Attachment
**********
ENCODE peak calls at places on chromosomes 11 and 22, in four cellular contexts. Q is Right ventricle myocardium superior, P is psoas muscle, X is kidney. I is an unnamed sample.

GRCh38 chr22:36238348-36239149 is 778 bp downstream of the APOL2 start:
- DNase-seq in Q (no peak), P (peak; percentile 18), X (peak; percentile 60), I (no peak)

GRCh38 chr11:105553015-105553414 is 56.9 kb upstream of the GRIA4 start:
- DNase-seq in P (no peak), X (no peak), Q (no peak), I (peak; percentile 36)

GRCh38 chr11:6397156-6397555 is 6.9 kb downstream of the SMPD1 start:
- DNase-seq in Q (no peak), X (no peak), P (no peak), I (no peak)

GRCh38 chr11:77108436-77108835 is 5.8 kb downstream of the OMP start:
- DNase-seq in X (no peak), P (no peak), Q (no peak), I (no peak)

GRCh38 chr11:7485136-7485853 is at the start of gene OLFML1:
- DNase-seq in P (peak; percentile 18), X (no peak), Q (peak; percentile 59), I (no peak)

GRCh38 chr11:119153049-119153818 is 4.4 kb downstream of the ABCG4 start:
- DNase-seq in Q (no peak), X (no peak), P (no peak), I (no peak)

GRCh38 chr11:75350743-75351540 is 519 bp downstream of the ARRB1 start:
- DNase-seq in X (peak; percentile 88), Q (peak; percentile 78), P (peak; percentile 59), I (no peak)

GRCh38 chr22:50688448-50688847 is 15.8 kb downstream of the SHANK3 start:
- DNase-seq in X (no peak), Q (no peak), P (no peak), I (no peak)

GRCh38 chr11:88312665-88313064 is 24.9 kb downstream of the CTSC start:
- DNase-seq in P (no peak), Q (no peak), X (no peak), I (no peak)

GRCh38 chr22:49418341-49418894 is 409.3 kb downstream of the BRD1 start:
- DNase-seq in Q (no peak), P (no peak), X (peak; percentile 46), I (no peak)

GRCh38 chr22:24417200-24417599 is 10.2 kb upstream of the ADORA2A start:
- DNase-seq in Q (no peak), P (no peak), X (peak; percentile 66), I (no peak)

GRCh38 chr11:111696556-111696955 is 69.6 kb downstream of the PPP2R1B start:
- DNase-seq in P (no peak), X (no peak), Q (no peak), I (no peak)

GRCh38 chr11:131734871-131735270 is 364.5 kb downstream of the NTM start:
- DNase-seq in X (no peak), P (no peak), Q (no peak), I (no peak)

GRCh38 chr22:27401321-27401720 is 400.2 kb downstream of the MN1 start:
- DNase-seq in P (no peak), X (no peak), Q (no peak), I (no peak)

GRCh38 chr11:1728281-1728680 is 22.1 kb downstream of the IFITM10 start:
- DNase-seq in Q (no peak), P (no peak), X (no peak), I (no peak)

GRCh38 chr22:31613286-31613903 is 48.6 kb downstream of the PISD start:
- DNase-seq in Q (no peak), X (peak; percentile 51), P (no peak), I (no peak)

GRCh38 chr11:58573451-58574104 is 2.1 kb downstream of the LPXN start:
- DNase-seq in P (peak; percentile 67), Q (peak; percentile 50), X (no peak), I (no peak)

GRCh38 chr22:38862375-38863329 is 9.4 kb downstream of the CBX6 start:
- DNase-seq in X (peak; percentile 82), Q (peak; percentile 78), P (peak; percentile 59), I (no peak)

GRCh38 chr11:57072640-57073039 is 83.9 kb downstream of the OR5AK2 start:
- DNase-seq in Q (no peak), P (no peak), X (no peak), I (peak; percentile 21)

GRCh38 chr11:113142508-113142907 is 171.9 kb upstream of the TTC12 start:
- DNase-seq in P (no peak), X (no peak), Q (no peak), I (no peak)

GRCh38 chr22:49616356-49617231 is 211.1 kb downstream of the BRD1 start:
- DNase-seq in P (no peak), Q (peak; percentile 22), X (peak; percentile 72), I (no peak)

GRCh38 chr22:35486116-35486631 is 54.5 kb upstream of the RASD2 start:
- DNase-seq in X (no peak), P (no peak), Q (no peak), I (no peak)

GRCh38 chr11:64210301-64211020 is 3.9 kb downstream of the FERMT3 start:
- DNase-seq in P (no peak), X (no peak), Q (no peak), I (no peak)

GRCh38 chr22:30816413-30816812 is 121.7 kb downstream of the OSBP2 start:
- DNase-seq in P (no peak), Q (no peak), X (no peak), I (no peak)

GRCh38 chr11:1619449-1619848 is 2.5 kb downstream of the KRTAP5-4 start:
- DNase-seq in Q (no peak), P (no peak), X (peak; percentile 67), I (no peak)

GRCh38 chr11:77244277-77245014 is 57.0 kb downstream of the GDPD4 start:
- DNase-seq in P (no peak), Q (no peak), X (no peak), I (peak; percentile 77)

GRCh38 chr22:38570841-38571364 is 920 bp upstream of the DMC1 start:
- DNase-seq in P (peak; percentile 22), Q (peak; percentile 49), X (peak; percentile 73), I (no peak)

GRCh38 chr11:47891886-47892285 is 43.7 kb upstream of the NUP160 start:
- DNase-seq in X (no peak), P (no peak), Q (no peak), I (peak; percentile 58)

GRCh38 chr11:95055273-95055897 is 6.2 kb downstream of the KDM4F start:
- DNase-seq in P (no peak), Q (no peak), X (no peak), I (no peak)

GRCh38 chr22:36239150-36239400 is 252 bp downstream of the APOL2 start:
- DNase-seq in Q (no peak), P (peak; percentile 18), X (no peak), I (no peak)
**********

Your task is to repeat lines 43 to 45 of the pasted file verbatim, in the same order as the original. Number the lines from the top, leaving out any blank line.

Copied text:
- DNase-seq in P (no peak), Q (peak; percentile 22), X (peak; percentile 72), I (no peak)

GRCh38 chr22:35486116-35486631 is 54.5 kb upstream of the RASD2 start:
- DNase-seq in X (no peak), P (no peak), Q (no peak), I (no peak)